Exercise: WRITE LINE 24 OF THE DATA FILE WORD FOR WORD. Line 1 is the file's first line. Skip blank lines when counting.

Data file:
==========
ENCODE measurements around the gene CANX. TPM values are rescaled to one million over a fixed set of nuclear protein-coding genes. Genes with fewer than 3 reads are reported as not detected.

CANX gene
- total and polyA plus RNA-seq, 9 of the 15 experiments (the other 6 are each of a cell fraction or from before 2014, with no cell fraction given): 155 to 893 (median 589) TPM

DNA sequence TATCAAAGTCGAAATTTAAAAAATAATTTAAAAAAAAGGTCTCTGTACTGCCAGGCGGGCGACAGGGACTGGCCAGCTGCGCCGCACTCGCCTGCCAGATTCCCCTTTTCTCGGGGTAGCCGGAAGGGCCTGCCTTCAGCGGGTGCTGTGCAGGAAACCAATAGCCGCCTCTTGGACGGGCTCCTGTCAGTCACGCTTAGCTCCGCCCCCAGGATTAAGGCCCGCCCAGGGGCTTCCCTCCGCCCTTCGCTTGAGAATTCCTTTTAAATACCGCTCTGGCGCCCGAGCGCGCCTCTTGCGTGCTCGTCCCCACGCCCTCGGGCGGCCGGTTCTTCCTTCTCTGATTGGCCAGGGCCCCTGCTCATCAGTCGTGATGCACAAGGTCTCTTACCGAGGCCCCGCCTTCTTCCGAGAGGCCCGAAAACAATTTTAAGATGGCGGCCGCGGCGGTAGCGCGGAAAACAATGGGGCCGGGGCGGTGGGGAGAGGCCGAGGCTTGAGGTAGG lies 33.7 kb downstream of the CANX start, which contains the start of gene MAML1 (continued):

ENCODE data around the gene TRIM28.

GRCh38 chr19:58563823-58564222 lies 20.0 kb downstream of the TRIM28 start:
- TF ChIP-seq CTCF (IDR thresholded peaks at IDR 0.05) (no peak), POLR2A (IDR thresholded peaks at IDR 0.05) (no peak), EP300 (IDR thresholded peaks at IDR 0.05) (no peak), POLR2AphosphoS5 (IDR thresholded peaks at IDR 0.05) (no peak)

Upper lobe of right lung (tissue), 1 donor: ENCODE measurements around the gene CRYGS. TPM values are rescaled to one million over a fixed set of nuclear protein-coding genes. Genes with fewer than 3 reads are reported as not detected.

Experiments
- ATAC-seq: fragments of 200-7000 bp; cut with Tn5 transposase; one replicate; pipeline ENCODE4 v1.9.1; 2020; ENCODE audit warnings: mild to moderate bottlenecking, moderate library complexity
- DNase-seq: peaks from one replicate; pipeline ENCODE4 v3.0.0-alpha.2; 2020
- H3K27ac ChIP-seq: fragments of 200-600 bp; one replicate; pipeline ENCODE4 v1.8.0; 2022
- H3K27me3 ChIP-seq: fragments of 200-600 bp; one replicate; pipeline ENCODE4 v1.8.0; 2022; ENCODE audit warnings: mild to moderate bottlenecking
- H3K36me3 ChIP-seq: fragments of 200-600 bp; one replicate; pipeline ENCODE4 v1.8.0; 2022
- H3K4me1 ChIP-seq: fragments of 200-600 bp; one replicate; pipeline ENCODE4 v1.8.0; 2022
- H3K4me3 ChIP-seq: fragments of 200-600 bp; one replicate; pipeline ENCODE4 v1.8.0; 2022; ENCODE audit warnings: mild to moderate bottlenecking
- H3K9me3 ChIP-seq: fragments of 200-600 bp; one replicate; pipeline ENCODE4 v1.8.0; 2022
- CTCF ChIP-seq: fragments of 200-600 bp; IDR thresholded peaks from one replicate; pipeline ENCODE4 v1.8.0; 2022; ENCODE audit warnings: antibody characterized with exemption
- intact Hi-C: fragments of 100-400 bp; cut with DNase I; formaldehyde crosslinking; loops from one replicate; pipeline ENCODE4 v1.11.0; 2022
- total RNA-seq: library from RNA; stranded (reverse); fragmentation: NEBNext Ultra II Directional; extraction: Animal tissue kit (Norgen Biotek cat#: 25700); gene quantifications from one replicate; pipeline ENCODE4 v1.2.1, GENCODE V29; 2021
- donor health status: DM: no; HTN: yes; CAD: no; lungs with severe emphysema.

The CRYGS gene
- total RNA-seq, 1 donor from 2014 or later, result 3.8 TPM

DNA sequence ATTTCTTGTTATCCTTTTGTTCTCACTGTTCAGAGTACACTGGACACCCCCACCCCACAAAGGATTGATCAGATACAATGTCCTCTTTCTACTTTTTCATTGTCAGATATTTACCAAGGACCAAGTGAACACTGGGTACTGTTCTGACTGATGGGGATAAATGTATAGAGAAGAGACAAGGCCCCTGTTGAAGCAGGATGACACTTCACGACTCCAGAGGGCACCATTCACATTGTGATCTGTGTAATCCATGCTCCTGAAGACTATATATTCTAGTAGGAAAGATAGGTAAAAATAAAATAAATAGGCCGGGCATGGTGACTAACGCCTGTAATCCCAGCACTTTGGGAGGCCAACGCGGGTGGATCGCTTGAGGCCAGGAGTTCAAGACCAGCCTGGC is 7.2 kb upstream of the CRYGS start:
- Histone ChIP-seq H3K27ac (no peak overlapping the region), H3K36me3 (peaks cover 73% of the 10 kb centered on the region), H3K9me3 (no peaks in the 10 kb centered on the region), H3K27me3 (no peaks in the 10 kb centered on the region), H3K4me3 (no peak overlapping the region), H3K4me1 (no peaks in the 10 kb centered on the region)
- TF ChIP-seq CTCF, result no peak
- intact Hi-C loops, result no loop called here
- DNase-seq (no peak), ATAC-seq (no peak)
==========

DNA sequence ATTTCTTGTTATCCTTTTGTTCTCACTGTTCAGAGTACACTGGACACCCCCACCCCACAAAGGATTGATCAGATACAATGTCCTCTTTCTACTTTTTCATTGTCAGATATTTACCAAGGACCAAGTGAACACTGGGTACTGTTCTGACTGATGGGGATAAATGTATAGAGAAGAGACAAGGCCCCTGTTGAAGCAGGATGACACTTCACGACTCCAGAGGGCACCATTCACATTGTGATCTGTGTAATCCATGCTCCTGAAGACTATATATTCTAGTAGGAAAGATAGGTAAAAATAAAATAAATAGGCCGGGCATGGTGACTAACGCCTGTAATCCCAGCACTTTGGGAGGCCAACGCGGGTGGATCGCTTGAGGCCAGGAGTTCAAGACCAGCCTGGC is 7.2 kb upstream of the CRYGS start: